Anyway, it also includes “A Dynamic Debugging System For MDL” written by Joel Berez. I started looking for that after watching Dave Lebling’s talk “Classic Game Postmortem: Infocom’s Zork” at youtube.com/watch?v=FXdmo2j_CiQ
He has a slide about 24 minutes in talking of Infocom’s toolchain. It consisted of mostly what I’ve heard of with ZIL, ZILCH, ZAP, etc. but the lower right corner had something I’d never heard of before: ZDDT.
This prompted me to write to him and ask what ZDDT was. His reply:
DDT was a program at the MIT AI Lab and MIT Lab for Computer Science
that was an interactive debugger. It stood for "Dynamic Debugging
Technique," but I think it probably was named that and then they made
up an acronym later. DDT itself was quite powerful; most people on the
ITS operating system used it as their shell. ZDDT was an addon to the
ZIP runtime (on TOPS-20) that allowed you to do the same sort of
debugging as the MIT version of DDT: stepping, examining/changing
variables, breakpoints, looking at the stack, etc. I wrote it because
it was fun to do and also useful. Dave
This prompted me to go find the DDT information, since ZDDT was likely similar. And in so doing I’ve found a previously-unknown part of Infocom’s toolchain. (At least, unknown to me.)
For some Muddle history, based on a comment in the book “Graphical Programming And Monitoring” (also included in the zip file) it seems that Muddle was eventually ported to run on a VAX from DEC with BSD UNIX 4.2 or 4.3. I’ve not been able to find any further information on the UNIX port (nor source code, which would be awesome.) I did know it had been ported to A/UX based on comments posted online from former Infocom people but I assume the A/UX port stayed within Activision while it seems that the VAX BSD port was done prior to the A/UX port and was used by people outside of Infocom.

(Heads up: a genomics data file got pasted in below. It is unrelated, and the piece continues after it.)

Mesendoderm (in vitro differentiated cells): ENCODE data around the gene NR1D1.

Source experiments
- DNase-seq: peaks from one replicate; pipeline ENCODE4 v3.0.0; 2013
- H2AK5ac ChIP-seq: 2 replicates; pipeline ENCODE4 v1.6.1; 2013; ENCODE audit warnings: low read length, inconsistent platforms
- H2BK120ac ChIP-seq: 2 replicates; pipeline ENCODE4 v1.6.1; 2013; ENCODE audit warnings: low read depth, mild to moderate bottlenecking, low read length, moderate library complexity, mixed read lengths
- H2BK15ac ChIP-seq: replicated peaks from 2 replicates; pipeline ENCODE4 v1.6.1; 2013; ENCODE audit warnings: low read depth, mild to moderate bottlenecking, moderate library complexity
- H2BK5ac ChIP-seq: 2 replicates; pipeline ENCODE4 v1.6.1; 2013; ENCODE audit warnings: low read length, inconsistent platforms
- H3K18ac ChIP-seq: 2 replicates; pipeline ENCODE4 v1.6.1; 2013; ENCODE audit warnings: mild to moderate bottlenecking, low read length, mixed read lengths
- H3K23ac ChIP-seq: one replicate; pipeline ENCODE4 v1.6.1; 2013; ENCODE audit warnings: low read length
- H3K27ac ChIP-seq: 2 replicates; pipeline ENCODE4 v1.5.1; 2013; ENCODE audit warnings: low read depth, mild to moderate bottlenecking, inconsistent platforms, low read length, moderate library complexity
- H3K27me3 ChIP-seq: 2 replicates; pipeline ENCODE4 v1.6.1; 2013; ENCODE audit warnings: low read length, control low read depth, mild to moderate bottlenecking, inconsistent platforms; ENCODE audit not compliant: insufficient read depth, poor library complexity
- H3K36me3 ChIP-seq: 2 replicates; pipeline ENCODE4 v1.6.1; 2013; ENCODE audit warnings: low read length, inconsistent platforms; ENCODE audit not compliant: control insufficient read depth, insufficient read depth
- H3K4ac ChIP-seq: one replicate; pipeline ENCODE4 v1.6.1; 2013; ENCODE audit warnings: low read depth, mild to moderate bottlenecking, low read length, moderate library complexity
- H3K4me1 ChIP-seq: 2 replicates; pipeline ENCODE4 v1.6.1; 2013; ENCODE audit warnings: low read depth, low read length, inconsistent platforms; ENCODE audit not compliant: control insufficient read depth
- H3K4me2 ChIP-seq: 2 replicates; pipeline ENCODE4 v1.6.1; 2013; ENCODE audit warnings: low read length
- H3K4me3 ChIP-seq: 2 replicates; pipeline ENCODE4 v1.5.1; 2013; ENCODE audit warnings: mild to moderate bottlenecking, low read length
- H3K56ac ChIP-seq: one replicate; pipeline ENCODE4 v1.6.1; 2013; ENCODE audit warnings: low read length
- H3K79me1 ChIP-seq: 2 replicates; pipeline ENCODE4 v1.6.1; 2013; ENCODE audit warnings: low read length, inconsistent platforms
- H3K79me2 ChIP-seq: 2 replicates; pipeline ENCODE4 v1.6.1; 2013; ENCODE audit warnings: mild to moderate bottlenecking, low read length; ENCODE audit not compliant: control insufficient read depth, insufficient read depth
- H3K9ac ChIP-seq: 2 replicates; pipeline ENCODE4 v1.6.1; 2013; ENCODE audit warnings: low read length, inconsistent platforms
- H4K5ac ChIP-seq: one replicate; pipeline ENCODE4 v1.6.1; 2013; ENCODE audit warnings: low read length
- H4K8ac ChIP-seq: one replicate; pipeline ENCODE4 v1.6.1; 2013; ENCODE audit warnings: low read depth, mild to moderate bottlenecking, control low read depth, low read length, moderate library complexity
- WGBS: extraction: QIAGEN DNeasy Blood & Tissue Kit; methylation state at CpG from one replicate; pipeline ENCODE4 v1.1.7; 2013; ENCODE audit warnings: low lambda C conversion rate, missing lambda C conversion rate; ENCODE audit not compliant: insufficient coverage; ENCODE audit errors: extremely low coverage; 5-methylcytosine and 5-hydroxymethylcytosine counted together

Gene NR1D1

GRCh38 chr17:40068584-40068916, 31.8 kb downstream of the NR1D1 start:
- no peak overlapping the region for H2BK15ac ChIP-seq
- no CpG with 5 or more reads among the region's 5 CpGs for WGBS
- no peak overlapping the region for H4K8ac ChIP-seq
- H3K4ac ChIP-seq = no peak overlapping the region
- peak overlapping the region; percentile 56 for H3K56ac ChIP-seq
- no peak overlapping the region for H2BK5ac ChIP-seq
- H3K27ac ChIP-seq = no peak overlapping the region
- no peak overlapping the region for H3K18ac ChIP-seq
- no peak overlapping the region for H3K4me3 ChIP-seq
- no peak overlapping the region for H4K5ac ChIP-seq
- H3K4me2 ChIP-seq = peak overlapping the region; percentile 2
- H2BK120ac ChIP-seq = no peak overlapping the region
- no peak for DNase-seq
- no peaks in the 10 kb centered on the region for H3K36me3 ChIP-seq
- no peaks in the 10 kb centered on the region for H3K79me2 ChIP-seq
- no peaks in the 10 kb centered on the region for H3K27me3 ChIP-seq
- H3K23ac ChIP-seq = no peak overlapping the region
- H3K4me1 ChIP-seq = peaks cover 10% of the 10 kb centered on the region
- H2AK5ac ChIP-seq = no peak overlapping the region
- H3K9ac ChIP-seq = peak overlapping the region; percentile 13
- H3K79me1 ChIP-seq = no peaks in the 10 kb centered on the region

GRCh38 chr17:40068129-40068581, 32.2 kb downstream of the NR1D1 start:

This porting may have been made easier due to work on a so-called “machine-independent Muddle.” The zip file contains only very high level information on that as I’ve not been able to find any further information about the virtual machine described in there. Dave Lebling hints that:
[code]The “MIM” (Muddle in Muddle) runtime base was indeed written in C. It
loaded and ran additional runtime code written in Muddle and compiled
by MIMC (“MIM Compiler”). I thought all but the C runtime base layer
was on the (in)famous “Infocom Disk” which can be found in various
places on the web.
What is as far as I know truly lost is the old PDP-10/Tops-20 Muddle
Compiler and MIMC.[/code]
I’ve been running a few of the PDFs through Tesseract, but unfortunately it has great difficulty with the function names. Is there a good workaround for this problem?
OCR is not likely to ever be perfect, especially considering the quality, and will probably need editing regardless. I’m waiting for a book scanner to arrive to begin work on the 1979 version in 1200 dpi. My hope is that it will make OCR easier.
Unfortunately true. The main text is quite good because it follows standard English patterns, but the function names and especially blocks of code are another matter.
I’ve transcribed a few more chapters. The original transcriber isn’t accepting PRs, but you can read them at: github.com/taradinoc/mdl-docs/tree/master/docs